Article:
Sudbury

Incumbent: Glenn Thibeault (Liberal) – Minister of Energy

Challengers: Jamie West (NDP); Troy Crowder (PC)

Previous Result: Glenn Thibeault, 41.25% of the vote *(2015 by-election)

Why we’re watching: More than any other riding, the race in the Nickel City is likely to be impacted by fallout from the political scandals that have agonized the Liberals since 2011. Thibeault, a popular NDP Member of Parliament, was a prize Liberal recruit to run in the provincial by-election following the sudden resignation of newly-elected NDP MPP Joe Cimino in 2015. Although Thibeault triumphed in the by-election, accusations by a competing Liberal candidate that he was proffered patronage to withdraw from the race set off a political tempest that played out daily at Queen’s Park for months. Although Thibeault himself was not directly implicated, the matter received tremendous local and provincial press. In the end, a judge dismissed charges against two Liberal insiders by way of a rare directed verdict. Despite this vindication, negative public impressions resulting from months of controversy may have taken a toll on Thibeault’s re-election prospects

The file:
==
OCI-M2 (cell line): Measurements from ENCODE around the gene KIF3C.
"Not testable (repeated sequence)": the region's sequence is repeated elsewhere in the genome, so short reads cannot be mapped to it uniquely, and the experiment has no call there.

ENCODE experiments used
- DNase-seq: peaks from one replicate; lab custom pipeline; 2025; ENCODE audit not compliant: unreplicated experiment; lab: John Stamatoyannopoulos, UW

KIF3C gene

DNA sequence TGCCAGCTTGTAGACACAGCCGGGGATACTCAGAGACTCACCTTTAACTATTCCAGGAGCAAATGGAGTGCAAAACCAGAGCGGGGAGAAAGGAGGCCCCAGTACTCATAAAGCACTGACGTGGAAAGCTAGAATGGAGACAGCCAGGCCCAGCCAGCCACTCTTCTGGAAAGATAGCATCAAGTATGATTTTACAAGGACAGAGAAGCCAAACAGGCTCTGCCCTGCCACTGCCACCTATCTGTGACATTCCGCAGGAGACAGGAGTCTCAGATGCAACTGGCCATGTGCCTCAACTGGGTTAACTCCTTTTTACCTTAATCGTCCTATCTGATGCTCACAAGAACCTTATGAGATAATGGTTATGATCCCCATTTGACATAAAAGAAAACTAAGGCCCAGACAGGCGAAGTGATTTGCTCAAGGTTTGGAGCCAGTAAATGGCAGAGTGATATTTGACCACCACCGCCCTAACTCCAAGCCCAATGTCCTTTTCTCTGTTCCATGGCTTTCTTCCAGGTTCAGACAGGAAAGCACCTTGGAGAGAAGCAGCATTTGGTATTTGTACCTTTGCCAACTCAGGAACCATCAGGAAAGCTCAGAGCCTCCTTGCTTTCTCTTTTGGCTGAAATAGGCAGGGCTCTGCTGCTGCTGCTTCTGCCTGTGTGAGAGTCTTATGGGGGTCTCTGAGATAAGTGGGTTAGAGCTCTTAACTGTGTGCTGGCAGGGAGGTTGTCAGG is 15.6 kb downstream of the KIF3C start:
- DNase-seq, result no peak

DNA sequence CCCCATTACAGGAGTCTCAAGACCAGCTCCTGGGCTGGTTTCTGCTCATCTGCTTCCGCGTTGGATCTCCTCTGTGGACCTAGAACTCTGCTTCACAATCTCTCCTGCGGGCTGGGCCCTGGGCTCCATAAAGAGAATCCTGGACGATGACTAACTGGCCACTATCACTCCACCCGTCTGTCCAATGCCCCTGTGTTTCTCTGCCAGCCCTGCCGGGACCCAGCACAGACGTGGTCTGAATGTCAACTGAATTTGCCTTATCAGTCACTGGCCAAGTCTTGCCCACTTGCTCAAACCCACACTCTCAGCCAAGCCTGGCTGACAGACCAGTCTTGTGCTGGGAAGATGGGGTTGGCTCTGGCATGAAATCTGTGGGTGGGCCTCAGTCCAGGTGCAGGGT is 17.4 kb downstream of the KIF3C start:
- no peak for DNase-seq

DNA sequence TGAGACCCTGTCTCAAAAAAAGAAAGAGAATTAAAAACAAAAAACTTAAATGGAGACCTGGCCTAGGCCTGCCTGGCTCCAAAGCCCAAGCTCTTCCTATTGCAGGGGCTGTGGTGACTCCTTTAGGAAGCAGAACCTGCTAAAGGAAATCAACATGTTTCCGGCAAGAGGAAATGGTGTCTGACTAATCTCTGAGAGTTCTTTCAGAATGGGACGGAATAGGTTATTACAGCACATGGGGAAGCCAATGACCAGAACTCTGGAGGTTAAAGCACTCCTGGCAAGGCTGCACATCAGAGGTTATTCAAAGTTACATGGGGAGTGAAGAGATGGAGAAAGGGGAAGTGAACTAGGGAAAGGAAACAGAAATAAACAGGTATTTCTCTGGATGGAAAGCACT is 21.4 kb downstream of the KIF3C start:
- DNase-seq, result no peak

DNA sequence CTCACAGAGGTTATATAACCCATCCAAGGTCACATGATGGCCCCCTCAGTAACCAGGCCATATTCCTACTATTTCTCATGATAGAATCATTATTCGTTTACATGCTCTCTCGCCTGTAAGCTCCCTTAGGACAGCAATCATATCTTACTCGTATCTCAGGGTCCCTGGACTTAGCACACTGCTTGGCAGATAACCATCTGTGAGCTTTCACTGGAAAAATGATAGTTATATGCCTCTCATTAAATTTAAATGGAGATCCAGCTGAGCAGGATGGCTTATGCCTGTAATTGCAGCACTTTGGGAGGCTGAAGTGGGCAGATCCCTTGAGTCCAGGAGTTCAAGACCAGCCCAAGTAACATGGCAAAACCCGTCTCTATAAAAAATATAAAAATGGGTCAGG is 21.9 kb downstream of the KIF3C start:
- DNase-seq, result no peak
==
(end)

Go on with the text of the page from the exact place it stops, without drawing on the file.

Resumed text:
His NDP challenger, Sudbury and District Labour Council President Jamie West, comes with rock-solid labour bona fides and seems well-poised to flip this seat back into the orange column. Perhaps better still for West: as incumbent Minister of Energy, Thibeault has been front-and-centre on defending the privatization of Hydro One and high energy prices, both of which are at the top of the issues list for the NDP going into the spring campaign.

Thunder Bay – Atikokan

Incumbent: Bill Mauro (Liberal) – Minister of Municipal Affairs

Challengers: Judith Monteith-Farrell (NDP); Brandon Postuma (PC)